I logged in to the computer this morning to start my work day as usual and as I checked my spam email folder, I saw the strangest thing. I had an email from a random @outlook.com address with one of my actual passwords in the subject line. “What the heck is going on here”, I thought. I’ve had multiple clients ask me about similar emails in the past year, but how could it happen to me?
The basic concept is this: a malicious person gets access to a ton of people’s data through whatever means and they scare you by showing you that they have your username and password already, making you feel like they can get it again any time they want, even if you change it. Now, it’s possible that you have a trojan or something on your machine, but it’s more likely that you’re just part of millions and millions of people that have had their data stolen over the years. This one in particular is filled with lots of foreign characters and threatens to send a bunch of pornography to all of my contacts if I don’t send them over $1,000 in Bitcoin immediately! How humiliating.
Data breaches are real and it’s not that hard to brute force passwords once the hackers have access to your data, even if it’s been encrypted. In some instances, using rainbow tables, they’ll crack it pretty much instantly. The password listed in the email was weak, and old. It also had a username of ‘sean’ listed, which I likely haven’t used in 20 years. So long ago that I didn’t immediately realize that they had my username too. The danger here is that once they have my password from one account, they can start trying it with other accounts using either that old username, or the associated email address, which I still use.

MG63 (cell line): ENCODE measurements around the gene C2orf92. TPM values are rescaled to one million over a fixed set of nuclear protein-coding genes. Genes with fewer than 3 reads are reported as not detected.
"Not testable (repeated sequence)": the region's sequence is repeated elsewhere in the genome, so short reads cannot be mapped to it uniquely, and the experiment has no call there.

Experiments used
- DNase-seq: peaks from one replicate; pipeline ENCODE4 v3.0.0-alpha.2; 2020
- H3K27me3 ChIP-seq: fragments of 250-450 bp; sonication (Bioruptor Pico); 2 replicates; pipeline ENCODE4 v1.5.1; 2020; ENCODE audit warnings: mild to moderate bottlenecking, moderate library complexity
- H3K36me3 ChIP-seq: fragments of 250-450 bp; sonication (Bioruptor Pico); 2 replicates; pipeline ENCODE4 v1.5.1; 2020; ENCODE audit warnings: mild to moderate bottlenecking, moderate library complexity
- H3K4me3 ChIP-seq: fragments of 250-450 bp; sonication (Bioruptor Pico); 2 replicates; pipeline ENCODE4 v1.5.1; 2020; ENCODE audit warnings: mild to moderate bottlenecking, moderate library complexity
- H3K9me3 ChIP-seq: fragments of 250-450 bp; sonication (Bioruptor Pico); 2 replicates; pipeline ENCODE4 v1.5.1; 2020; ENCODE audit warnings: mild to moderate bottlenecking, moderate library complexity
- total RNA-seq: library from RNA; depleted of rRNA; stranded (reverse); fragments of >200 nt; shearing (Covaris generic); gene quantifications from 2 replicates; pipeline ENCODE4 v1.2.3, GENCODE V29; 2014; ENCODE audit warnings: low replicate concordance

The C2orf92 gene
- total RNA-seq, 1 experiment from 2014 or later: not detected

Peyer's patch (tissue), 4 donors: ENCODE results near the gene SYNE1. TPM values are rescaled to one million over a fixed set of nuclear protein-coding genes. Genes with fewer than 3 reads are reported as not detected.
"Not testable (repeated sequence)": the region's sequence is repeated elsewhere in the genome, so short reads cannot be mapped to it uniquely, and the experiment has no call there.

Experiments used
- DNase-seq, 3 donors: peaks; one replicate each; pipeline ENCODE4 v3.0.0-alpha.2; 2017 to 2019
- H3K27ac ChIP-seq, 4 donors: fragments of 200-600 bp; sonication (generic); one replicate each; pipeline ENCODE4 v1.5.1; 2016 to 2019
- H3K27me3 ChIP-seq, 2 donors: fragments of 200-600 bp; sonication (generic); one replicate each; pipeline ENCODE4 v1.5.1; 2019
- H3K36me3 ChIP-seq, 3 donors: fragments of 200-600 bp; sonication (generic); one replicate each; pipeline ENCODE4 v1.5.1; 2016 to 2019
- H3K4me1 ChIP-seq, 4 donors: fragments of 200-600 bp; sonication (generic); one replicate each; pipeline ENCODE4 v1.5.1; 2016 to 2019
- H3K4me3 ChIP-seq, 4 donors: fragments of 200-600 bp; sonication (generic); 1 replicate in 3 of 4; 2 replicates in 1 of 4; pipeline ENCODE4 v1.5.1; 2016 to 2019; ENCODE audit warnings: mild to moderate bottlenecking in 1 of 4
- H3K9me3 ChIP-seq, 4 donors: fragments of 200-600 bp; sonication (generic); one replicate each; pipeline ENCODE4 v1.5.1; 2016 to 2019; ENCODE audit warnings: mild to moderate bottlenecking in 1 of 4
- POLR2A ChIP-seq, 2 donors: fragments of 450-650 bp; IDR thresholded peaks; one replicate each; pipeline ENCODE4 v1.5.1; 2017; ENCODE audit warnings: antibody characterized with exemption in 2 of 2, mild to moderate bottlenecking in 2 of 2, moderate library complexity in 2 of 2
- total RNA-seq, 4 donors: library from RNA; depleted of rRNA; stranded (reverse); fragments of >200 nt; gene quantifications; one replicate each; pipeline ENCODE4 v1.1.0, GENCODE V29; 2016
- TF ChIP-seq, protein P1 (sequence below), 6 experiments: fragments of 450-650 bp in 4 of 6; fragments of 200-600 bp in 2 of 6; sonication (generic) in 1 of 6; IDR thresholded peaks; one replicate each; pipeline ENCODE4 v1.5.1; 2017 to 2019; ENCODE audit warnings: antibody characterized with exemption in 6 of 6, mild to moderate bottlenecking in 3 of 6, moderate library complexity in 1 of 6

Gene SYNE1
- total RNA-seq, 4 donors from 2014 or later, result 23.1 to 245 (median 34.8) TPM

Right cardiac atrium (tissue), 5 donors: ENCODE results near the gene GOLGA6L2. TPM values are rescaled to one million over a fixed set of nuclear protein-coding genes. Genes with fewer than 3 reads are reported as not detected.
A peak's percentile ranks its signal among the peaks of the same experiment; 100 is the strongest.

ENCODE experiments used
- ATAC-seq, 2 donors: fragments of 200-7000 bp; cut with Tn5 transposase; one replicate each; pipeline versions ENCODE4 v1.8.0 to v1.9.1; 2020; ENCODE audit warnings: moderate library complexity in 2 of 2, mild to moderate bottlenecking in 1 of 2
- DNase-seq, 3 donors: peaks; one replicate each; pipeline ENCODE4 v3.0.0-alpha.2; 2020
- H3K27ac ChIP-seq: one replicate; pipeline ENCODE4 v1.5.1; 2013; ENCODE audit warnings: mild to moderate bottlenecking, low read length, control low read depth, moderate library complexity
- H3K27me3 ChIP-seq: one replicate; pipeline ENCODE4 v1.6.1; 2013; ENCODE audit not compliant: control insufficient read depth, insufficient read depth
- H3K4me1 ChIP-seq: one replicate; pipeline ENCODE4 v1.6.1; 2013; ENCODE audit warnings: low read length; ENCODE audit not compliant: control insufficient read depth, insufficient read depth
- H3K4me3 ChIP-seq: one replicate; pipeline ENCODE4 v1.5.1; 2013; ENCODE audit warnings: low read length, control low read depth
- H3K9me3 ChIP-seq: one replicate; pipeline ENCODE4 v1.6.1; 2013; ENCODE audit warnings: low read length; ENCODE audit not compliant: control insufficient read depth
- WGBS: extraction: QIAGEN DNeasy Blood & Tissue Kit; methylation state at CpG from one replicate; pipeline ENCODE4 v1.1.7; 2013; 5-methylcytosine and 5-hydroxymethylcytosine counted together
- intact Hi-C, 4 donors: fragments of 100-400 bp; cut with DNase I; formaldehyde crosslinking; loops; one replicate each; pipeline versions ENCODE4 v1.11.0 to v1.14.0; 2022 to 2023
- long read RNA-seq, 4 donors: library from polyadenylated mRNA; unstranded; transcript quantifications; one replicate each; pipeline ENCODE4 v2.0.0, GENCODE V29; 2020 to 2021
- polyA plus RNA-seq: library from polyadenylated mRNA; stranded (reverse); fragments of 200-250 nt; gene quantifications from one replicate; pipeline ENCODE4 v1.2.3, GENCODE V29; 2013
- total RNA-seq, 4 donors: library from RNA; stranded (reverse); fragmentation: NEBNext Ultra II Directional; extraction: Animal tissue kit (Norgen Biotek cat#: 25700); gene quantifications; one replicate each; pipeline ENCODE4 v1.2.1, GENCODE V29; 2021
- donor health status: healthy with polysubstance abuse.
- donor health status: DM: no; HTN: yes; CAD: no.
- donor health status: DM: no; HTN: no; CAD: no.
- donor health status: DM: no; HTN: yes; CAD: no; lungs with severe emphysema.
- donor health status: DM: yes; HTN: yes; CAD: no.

Lucky for me, I currently use a password manager that allows me to see exactly where I’ve been using that particular password. This password is weak on purpose, as the only accounts it’s used with are are non-work related – things like Hulu, Spotify, Pandora, etc. to make it simpler to remember and add to different devices… or just because I was lazy at that time and accounts like MapMyRide didn’t really matter that much to me. The password manager let’s me know that I’ve used it on 16 different sites. Bad Sean, bad!
Since the malicious email was sent to a particular email address of mine, it only lines up with a single account (or maybe my old MySpace account?), but I really think it’s time to retire the password anyway. It’s good practice to not only use strong passwords, but to rotate them from time to time to increase security. That’s where a good password manager comes in handy. It allows you to not only store your passwords, but to use unique, strong passwords on every site you visit, thus ensuring that if one site is hacked, the malicious person doesn’t have your information for any other site. This does introduce a single point of failure with the master password for your manager, so make sure it’s STRONG and rotate it regularly.
So after a few clicks, a few password reset emails and a little coffee, I’ve now reset all of my weak passwords to be strong and unique. The down side – now I need to update Hulu on all my devices 😉